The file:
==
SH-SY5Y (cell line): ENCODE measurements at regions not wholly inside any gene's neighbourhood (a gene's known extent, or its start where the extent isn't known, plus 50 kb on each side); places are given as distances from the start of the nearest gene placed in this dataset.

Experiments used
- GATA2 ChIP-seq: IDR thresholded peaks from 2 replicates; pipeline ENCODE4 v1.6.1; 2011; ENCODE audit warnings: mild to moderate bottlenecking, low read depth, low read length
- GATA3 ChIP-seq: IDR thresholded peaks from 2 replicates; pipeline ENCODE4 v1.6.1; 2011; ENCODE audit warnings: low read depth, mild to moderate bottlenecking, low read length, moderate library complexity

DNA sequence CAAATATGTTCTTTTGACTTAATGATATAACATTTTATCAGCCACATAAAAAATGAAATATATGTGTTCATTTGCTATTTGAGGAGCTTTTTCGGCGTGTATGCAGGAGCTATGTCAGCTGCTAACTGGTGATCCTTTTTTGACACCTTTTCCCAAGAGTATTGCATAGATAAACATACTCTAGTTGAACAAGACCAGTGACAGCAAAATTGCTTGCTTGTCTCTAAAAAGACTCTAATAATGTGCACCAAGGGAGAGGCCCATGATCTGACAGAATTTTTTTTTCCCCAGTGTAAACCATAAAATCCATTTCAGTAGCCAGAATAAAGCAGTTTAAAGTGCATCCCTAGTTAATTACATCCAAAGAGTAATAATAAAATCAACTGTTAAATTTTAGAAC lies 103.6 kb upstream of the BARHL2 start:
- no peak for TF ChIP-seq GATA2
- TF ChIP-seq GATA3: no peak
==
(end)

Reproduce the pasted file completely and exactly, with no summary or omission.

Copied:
SH-SY5Y (cell line): ENCODE measurements at regions not wholly inside any gene's neighbourhood (a gene's known extent, or its start where the extent isn't known, plus 50 kb on each side); places are given as distances from the start of the nearest gene placed in this dataset.

Experiments used
- GATA2 ChIP-seq: IDR thresholded peaks from 2 replicates; pipeline ENCODE4 v1.6.1; 2011; ENCODE audit warnings: mild to moderate bottlenecking, low read depth, low read length
- GATA3 ChIP-seq: IDR thresholded peaks from 2 replicates; pipeline ENCODE4 v1.6.1; 2011; ENCODE audit warnings: low read depth, mild to moderate bottlenecking, low read length, moderate library complexity

DNA sequence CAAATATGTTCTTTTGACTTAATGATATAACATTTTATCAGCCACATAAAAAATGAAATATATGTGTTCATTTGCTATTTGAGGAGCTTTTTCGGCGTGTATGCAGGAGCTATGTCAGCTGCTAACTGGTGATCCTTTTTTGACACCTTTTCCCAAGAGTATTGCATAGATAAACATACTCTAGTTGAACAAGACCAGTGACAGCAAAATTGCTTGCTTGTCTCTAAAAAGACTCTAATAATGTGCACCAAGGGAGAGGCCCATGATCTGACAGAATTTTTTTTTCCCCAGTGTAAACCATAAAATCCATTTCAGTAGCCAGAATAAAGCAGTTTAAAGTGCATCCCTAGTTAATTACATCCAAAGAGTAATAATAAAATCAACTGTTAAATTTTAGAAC lies 103.6 kb upstream of the BARHL2 start:
- no peak for TF ChIP-seq GATA2
- TF ChIP-seq GATA3: no peak